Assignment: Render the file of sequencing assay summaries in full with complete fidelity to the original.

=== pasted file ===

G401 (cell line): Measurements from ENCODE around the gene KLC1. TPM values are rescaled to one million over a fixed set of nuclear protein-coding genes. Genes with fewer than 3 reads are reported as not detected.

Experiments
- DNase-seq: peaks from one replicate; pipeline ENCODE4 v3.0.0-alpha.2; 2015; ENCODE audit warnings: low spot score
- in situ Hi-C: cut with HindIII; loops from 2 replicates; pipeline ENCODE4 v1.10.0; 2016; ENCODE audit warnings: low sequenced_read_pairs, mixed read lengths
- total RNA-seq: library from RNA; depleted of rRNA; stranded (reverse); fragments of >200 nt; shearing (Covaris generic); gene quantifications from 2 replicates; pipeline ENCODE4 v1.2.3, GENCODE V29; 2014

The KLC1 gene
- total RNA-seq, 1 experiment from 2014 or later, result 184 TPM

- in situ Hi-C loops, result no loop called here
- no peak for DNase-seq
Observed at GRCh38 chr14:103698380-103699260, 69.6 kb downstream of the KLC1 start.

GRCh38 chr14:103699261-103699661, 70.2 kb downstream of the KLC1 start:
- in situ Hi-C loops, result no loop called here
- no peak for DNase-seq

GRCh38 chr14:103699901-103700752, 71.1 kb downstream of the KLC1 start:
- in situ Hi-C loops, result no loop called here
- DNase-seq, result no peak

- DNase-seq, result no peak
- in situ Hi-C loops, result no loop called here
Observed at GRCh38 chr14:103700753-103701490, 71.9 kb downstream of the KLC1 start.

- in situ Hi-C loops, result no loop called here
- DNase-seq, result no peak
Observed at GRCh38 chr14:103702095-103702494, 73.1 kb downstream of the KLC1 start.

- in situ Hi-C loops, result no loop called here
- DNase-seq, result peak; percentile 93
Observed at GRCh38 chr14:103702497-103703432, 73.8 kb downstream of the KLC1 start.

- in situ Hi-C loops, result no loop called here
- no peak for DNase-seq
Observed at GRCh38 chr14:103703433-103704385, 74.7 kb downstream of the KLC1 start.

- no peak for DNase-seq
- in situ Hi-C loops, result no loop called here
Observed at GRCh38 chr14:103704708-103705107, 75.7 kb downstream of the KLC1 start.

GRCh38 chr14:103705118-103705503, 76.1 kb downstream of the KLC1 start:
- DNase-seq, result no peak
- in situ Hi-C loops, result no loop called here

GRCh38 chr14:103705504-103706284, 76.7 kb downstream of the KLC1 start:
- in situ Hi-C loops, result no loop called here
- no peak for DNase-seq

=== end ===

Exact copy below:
G401 (cell line): Measurements from ENCODE around the gene KLC1. TPM values are rescaled to one million over a fixed set of nuclear protein-coding genes. Genes with fewer than 3 reads are reported as not detected.

Experiments
- DNase-seq: peaks from one replicate; pipeline ENCODE4 v3.0.0-alpha.2; 2015; ENCODE audit warnings: low spot score
- in situ Hi-C: cut with HindIII; loops from 2 replicates; pipeline ENCODE4 v1.10.0; 2016; ENCODE audit warnings: low sequenced_read_pairs, mixed read lengths
- total RNA-seq: library from RNA; depleted of rRNA; stranded (reverse); fragments of >200 nt; shearing (Covaris generic); gene quantifications from 2 replicates; pipeline ENCODE4 v1.2.3, GENCODE V29; 2014

The KLC1 gene
- total RNA-seq, 1 experiment from 2014 or later, result 184 TPM

- in situ Hi-C loops, result no loop called here
- no peak for DNase-seq
Observed at GRCh38 chr14:103698380-103699260, 69.6 kb downstream of the KLC1 start.

GRCh38 chr14:103699261-103699661, 70.2 kb downstream of the KLC1 start:
- in situ Hi-C loops, result no loop called here
- no peak for DNase-seq

GRCh38 chr14:103699901-103700752, 71.1 kb downstream of the KLC1 start:
- in situ Hi-C loops, result no loop called here
- DNase-seq, result no peak

- DNase-seq, result no peak
- in situ Hi-C loops, result no loop called here
Observed at GRCh38 chr14:103700753-103701490, 71.9 kb downstream of the KLC1 start.

- in situ Hi-C loops, result no loop called here
- DNase-seq, result no peak
Observed at GRCh38 chr14:103702095-103702494, 73.1 kb downstream of the KLC1 start.

- in situ Hi-C loops, result no loop called here
- DNase-seq, result peak; percentile 93
Observed at GRCh38 chr14:103702497-103703432, 73.8 kb downstream of the KLC1 start.

- in situ Hi-C loops, result no loop called here
- no peak for DNase-seq
Observed at GRCh38 chr14:103703433-103704385, 74.7 kb downstream of the KLC1 start.

- no peak for DNase-seq
- in situ Hi-C loops, result no loop called here
Observed at GRCh38 chr14:103704708-103705107, 75.7 kb downstream of the KLC1 start.

GRCh38 chr14:103705118-103705503, 76.1 kb downstream of the KLC1 start:
- DNase-seq, result no peak
- in situ Hi-C loops, result no loop called here

GRCh38 chr14:103705504-103706284, 76.7 kb downstream of the KLC1 start:
- in situ Hi-C loops, result no loop called here
- no peak for DNase-seq